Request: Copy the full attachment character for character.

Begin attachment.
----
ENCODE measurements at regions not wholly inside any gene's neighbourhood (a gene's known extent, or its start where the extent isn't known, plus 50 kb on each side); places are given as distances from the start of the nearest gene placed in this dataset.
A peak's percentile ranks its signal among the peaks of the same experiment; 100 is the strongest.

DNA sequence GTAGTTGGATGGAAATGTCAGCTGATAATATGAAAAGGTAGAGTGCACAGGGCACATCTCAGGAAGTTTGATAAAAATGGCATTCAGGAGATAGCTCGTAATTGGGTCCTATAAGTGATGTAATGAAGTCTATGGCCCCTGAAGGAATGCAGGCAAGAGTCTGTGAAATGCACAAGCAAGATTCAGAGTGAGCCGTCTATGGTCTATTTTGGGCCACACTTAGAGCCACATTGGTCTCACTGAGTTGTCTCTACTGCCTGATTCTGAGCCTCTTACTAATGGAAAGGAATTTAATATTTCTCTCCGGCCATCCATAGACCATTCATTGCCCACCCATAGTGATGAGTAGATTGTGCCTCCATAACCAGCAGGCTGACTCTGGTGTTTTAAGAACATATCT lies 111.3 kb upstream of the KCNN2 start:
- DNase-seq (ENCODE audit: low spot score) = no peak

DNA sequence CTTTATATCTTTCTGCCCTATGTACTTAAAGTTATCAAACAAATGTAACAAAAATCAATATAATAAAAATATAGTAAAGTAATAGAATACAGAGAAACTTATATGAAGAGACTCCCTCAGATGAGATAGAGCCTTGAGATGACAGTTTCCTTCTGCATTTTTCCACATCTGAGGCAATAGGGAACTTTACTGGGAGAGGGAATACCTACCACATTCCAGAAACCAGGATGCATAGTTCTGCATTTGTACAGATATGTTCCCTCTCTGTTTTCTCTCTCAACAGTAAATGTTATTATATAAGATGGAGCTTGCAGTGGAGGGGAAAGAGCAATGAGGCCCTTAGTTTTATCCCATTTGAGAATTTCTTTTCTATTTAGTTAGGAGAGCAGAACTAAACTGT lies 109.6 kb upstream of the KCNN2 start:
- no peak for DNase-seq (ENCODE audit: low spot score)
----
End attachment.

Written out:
ENCODE measurements at regions not wholly inside any gene's neighbourhood (a gene's known extent, or its start where the extent isn't known, plus 50 kb on each side); places are given as distances from the start of the nearest gene placed in this dataset.
A peak's percentile ranks its signal among the peaks of the same experiment; 100 is the strongest.

DNA sequence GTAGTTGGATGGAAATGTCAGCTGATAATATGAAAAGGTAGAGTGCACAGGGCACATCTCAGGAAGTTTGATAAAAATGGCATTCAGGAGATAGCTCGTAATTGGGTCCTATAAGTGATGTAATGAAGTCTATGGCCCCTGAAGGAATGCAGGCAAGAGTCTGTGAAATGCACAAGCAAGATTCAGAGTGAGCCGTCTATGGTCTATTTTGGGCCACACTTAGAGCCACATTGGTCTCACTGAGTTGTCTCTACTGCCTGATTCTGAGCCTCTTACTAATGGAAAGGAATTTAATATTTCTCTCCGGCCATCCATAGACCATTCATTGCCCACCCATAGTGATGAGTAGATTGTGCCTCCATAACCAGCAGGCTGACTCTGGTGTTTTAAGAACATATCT lies 111.3 kb upstream of the KCNN2 start:
- DNase-seq (ENCODE audit: low spot score) = no peak

DNA sequence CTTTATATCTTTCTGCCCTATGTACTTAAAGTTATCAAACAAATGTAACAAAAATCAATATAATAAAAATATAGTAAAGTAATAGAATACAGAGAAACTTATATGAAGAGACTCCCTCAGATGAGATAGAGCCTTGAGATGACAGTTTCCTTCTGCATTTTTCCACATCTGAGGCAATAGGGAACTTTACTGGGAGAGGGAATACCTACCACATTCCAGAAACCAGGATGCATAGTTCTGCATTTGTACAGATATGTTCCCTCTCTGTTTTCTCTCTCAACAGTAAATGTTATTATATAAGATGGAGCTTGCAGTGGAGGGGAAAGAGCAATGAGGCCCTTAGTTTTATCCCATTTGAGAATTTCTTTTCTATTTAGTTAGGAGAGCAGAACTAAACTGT lies 109.6 kb upstream of the KCNN2 start:
- no peak for DNase-seq (ENCODE audit: low spot score)